Click here to see Wikipedia’s page on the show and for a link of a cool pushpin map of the series’ route.

Late Blog About Amberly’s Visit

Better late than never they always say, so I’m finally getting around to blogging about Amberly’s visit. She stayed with us from July 16-30th for the Permian Playhouse kids’ drama camp. And just when we got used to a 3rd person in our home, her visit was over. The house seems a little empty now… 🙁

So, here are a couple of pictures we took while she was here. I hope you can see the joy in her face having her photo taken with “Jack Ben Rabbit.”

Amberly & Dede in a mall photo booth - we've been taking these since she was a just few months old Amberly poses with Jack Ben Rabbit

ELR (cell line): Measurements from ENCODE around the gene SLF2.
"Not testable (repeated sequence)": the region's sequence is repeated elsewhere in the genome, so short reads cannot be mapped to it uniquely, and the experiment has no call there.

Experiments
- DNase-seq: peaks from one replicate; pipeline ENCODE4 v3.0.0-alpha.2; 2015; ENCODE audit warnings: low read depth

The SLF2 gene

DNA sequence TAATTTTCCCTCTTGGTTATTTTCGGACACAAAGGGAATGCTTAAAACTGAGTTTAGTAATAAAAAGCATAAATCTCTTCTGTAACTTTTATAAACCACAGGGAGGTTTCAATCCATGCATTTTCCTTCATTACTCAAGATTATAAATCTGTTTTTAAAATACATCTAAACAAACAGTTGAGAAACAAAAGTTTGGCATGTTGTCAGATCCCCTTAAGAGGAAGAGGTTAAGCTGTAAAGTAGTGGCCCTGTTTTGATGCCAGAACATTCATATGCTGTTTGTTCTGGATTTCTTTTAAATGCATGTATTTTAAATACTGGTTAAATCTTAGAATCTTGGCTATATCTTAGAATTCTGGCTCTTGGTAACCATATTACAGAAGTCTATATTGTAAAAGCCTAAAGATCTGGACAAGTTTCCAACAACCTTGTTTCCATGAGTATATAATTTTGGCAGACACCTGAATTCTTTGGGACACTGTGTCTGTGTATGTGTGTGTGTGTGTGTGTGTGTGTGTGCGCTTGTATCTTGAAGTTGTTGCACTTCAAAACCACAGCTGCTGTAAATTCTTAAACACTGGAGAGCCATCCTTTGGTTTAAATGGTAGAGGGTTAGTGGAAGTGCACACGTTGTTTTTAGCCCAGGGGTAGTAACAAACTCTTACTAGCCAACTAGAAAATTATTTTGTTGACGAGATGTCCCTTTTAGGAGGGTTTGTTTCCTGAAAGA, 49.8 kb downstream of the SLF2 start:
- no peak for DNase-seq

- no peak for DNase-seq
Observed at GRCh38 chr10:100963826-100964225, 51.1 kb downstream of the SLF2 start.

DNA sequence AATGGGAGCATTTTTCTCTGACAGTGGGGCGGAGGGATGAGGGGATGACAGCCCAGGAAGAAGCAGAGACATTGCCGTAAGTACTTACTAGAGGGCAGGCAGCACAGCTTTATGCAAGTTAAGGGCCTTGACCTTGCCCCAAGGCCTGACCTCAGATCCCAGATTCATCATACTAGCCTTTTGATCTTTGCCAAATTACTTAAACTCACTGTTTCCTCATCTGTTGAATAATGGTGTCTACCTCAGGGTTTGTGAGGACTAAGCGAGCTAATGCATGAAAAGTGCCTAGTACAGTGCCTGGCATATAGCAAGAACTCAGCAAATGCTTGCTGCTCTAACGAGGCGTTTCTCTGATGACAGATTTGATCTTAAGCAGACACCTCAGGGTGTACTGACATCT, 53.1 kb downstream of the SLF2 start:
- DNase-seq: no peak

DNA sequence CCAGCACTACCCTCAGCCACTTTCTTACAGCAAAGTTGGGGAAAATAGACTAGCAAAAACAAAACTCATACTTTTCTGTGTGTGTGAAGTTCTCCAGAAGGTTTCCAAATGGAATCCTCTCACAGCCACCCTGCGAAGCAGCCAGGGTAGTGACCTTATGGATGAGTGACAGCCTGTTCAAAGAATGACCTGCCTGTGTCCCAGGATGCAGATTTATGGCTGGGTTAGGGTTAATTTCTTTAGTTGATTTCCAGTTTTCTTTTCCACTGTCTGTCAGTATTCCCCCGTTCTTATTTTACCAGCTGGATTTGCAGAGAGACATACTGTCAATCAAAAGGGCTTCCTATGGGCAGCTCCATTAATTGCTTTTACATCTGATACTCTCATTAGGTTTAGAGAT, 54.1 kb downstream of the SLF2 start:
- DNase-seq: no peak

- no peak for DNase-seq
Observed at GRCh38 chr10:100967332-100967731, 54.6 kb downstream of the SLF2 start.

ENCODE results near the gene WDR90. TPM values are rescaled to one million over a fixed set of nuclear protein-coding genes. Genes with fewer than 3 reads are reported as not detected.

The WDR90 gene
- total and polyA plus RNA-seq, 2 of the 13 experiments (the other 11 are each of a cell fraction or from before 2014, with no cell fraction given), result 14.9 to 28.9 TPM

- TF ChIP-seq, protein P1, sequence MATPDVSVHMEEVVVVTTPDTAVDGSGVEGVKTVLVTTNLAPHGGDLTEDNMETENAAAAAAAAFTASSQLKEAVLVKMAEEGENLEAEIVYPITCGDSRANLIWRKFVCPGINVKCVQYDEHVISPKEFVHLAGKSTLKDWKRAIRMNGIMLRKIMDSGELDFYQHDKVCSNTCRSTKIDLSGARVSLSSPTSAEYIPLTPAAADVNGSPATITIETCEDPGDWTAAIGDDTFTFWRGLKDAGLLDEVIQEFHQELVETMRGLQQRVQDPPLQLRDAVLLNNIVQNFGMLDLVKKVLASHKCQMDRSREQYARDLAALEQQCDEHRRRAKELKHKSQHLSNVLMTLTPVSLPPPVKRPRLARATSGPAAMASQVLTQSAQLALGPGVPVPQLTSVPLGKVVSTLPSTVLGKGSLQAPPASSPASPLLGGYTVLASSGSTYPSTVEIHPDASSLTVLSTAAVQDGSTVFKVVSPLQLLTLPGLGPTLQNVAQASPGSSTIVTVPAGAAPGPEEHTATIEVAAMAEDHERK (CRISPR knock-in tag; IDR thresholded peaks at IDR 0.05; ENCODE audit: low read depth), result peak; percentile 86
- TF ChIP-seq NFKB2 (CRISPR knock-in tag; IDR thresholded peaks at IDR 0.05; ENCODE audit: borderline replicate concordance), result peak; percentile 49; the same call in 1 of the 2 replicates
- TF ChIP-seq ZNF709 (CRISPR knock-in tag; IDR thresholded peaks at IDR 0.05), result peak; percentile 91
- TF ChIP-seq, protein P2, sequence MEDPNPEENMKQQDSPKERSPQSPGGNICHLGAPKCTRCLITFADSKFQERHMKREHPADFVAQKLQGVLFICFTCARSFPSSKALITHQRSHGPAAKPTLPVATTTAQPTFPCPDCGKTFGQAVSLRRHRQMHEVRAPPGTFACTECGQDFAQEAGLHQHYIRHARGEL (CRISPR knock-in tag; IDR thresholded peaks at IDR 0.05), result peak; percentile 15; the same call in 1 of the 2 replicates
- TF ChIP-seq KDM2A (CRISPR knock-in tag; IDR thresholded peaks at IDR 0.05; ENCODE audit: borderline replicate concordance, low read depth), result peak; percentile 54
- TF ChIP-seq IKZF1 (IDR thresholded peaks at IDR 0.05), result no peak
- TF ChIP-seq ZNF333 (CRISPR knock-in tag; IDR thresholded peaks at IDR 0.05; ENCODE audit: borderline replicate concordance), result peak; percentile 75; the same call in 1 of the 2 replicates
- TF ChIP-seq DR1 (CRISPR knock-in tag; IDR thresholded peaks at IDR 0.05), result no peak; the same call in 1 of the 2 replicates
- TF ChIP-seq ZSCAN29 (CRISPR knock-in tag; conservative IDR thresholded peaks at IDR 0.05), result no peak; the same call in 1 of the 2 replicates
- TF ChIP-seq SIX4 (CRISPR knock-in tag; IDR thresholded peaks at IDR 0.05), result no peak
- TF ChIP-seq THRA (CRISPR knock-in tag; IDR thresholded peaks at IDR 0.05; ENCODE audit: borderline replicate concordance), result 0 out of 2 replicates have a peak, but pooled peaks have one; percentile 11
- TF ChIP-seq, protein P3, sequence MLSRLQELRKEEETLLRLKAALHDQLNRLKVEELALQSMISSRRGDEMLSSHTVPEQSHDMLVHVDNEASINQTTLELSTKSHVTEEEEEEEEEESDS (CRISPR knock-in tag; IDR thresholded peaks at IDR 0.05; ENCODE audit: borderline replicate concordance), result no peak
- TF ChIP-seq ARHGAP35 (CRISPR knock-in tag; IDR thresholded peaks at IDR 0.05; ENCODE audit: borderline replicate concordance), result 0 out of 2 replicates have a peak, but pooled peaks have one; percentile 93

TV Time Machine

In Deb Shinder’s July 25th issue of WinXP News, she included a link in the “This Week’s Links We Like. Tips, Hints and Fun Stuff” section for a page on the Millennium Music Homeplace website that features classic TV theme songs. All of the theme songs are in mp3 format and are free for your enjoyment. It’s suprising how just the theme song or music can take you right back to relive some of the old television shows you grew up with — it’s a little bit like a time machine.

One of my favorites, naturally, is the Flipper theme song, so think of me when you listen to that one! 😉

When the Museum Closes – Take II